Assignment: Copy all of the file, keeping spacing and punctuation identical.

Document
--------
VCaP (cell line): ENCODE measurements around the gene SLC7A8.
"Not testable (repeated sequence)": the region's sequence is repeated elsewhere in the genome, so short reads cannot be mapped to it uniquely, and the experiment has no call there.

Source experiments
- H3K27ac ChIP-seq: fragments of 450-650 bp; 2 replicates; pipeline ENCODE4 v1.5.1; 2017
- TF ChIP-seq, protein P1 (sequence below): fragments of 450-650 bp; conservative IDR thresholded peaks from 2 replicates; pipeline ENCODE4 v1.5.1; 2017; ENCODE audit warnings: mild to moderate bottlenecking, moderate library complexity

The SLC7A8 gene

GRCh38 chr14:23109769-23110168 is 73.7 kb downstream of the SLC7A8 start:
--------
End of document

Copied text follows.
VCaP (cell line): ENCODE measurements around the gene SLC7A8.
"Not testable (repeated sequence)": the region's sequence is repeated elsewhere in the genome, so short reads cannot be mapped to it uniquely, and the experiment has no call there.

Source experiments
- H3K27ac ChIP-seq: fragments of 450-650 bp; 2 replicates; pipeline ENCODE4 v1.5.1; 2017
- TF ChIP-seq, protein P1 (sequence below): fragments of 450-650 bp; conservative IDR thresholded peaks from 2 replicates; pipeline ENCODE4 v1.5.1; 2017; ENCODE audit warnings: mild to moderate bottlenecking, moderate library complexity

The SLC7A8 gene

GRCh38 chr14:23109769-23110168 is 73.7 kb downstream of the SLC7A8 start: